Coincidence or not, CBD can help relieve, or at least manage, the above symptoms on top of reaching the core problem of the condition.
In order to understand that mechanism, we need to elaborate on the interactions between CBD and CB1 receptors in the endocannabinoid system (ECS).
CB1 receptors occur throughout the entire body, with the highest concentrations in the brain and the central nervous system. The indirect activation of CB1 and serotonin receptors through the use of CBD can result in reduced anxiety, better sleep, stable mood, and increased alertness.
Moreover, CBD targets the cannabinoid receptors in the immune system, regulating the release of stress hormones, blocking mood receptors that are compromised by traumatizing stimuli, and stopping reconsolidation memory referred to as flashbacks.
Last but not least, CBD may help a person reprogram their brain to respond to specific stimuli in trauma-releasing circumstances. On the whole, CBD seems to help with PTSD from multiple angles, relieving the mental symptoms and improving one’s physical health as a result.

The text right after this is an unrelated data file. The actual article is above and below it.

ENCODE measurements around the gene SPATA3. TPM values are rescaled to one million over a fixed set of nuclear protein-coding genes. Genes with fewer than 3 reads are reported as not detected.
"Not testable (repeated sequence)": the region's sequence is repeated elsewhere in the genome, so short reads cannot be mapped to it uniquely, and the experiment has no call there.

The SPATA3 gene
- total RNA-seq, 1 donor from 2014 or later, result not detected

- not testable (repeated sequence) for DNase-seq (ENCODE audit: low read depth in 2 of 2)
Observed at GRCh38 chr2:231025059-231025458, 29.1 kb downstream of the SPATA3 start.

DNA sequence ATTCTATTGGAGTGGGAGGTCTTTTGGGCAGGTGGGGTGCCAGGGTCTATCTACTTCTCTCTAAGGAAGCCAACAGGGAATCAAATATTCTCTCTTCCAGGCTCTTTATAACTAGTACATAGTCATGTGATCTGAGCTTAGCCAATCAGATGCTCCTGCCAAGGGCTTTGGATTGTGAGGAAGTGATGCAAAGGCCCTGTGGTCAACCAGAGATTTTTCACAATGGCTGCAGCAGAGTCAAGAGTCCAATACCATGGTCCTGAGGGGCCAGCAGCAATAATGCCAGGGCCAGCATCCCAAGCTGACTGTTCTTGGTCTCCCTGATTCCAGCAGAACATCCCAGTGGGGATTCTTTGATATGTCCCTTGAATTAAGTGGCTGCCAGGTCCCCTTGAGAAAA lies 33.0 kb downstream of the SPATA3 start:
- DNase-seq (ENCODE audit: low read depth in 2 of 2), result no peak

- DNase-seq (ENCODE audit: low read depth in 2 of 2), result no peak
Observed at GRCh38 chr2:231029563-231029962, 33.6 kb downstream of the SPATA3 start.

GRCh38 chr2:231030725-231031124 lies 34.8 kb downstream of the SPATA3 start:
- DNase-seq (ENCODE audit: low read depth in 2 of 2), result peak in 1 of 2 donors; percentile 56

CBD and PTSD: Research Studies
There are a lot of anecdotal reports from people who successfully use CBD for PTSD.
But is there any scientific evidence to back them up?
According to a study published in Frontiers in Pharmacology, CBD may effectively treat PTSD and an array of specific phobias (1). The effects of CBD were tested on rats that had been regularly exposed to intense fear. Similar to other prey animals, rats tend to adopt a ‘freeze response’ when their life is in danger, but when they were exposed to the same stimuli after being treated with CBD, the level of fear dropped considerably.
In a 2009-2011 study by Greer, Grob, and Halberstadt, the research team evaluated the PTSD response after giving cannabis to 80 patients. The scientists reported a 75% reduction in PTSD-related symptoms on the Clinical Administered Post-traumatic Scale (CAPTS) (2).